The Bryant-Reed Connection
A DNA expert's performance in a Bastrop capital case becomes an issue in the NBA star's trial
A DNA-testing battle is heating up in the criminal court case of professional basketball player Kobe Bryant, who stands accused of raping a 19-year-old woman at a Colorado resort a battle that has taken on a Texas twist, according to the Los Angeles Times, since Bryant's attorneys have hired former Harris Co. serologist Elizabeth Johnson as their DNA expert.
In 1998 Johnson won a $315,000 civil whistle-blower lawsuit against Harris Co., claiming she was fired from her Houston job after butting heads with Harris Co. District Attorney Chuck Rosenthal. Johnson claimed she was fired after concluding that DNA taken from a Pasadena murder scene did not match Rosenthal's prime suspect. (Rosenthal contended that Johnson was fired simply because she worked too many hours for which she wanted to be compensated with time off from work.)
Johnson has since set up her DNA shop in Ventura, Calif., and now the prosecutors in the Bryant case are reportedly scrutinizing Johnson's "qualifications" primarily in connection with Johnson's work for defense attorneys in the Bastrop Co. capital murder case of Rodney Reed. Reed was convicted and sentenced to die for the 1996 murder of Giddings resident Stacey Stites. The LAT reports that citizen-sleuth David Fisher contacted Bryant's prosecutors with information that suggests Johnson did not test several samples crucial to the Reed case and which could have provided exculpatory evidence to Reed's attorneys.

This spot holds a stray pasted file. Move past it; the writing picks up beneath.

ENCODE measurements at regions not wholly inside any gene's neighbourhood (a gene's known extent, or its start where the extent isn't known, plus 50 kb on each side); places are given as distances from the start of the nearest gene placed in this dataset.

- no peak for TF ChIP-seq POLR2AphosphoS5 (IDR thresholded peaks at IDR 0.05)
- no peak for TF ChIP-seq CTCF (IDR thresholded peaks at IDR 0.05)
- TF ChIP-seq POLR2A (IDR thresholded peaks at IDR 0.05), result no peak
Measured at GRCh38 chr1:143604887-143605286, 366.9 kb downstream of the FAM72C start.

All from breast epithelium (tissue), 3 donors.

The Chronicle first reported in 2002 that shipping labels the Texas Department of Public Safety allegedly used to mail blood samples to Johnson did not match shipping records maintained by Airborne Express. (See, "Breaking the Chain," March 1, 2002.) At the time, Johnson told the Chronicle that she couldn't recall whether she'd tested the samples in question, but that the DPS sent for testing everything that the defense had asked for. In short, the question of whether the samples were ever tested and, if they weren't, whether that was Johnson's fault has yet to be answered. Still, the LAT reported that investigators working with Eagle Co. District Attorney Mark Hurlbert are looking into the problems with the Reed case, with an eye toward Johnson's involvement. Johnson "is stained by the Bastrop case," Fisher told the Times, and Hurlbert's team is "very disturbed by what they have learned."